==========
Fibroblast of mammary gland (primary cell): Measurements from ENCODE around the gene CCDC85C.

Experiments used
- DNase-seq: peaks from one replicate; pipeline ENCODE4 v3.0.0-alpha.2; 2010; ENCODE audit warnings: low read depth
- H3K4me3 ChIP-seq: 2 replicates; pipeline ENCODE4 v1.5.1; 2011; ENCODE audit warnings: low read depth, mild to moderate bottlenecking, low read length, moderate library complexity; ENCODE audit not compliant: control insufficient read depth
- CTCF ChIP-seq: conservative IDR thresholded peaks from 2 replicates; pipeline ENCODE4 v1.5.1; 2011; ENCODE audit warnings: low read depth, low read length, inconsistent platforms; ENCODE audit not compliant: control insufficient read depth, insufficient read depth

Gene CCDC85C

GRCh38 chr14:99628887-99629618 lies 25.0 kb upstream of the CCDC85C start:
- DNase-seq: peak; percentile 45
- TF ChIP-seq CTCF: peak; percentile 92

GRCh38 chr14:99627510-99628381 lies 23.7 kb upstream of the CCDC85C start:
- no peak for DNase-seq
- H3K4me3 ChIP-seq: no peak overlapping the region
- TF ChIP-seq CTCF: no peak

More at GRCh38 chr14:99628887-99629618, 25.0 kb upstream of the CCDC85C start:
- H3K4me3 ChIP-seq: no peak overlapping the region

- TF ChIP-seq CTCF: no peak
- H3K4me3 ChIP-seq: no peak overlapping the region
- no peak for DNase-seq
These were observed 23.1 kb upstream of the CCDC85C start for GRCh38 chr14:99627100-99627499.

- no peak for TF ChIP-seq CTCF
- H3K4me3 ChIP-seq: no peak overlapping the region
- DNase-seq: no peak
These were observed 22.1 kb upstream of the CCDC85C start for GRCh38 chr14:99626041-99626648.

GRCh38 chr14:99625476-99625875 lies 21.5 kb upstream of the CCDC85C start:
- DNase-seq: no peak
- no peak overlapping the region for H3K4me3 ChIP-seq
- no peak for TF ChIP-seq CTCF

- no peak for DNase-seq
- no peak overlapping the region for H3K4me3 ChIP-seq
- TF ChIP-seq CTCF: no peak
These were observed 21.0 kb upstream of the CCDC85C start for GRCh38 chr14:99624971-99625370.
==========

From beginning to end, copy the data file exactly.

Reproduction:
Fibroblast of mammary gland (primary cell): Measurements from ENCODE around the gene CCDC85C.

Experiments used
- DNase-seq: peaks from one replicate; pipeline ENCODE4 v3.0.0-alpha.2; 2010; ENCODE audit warnings: low read depth
- H3K4me3 ChIP-seq: 2 replicates; pipeline ENCODE4 v1.5.1; 2011; ENCODE audit warnings: low read depth, mild to moderate bottlenecking, low read length, moderate library complexity; ENCODE audit not compliant: control insufficient read depth
- CTCF ChIP-seq: conservative IDR thresholded peaks from 2 replicates; pipeline ENCODE4 v1.5.1; 2011; ENCODE audit warnings: low read depth, low read length, inconsistent platforms; ENCODE audit not compliant: control insufficient read depth, insufficient read depth

Gene CCDC85C

GRCh38 chr14:99628887-99629618 lies 25.0 kb upstream of the CCDC85C start:
- DNase-seq: peak; percentile 45
- TF ChIP-seq CTCF: peak; percentile 92

GRCh38 chr14:99627510-99628381 lies 23.7 kb upstream of the CCDC85C start:
- no peak for DNase-seq
- H3K4me3 ChIP-seq: no peak overlapping the region
- TF ChIP-seq CTCF: no peak

More at GRCh38 chr14:99628887-99629618, 25.0 kb upstream of the CCDC85C start:
- H3K4me3 ChIP-seq: no peak overlapping the region

- TF ChIP-seq CTCF: no peak
- H3K4me3 ChIP-seq: no peak overlapping the region
- no peak for DNase-seq
These were observed 23.1 kb upstream of the CCDC85C start for GRCh38 chr14:99627100-99627499.

- no peak for TF ChIP-seq CTCF
- H3K4me3 ChIP-seq: no peak overlapping the region
- DNase-seq: no peak
These were observed 22.1 kb upstream of the CCDC85C start for GRCh38 chr14:99626041-99626648.

GRCh38 chr14:99625476-99625875 lies 21.5 kb upstream of the CCDC85C start:
- DNase-seq: no peak
- no peak overlapping the region for H3K4me3 ChIP-seq
- no peak for TF ChIP-seq CTCF

- no peak for DNase-seq
- no peak overlapping the region for H3K4me3 ChIP-seq
- TF ChIP-seq CTCF: no peak
These were observed 21.0 kb upstream of the CCDC85C start for GRCh38 chr14:99624971-99625370.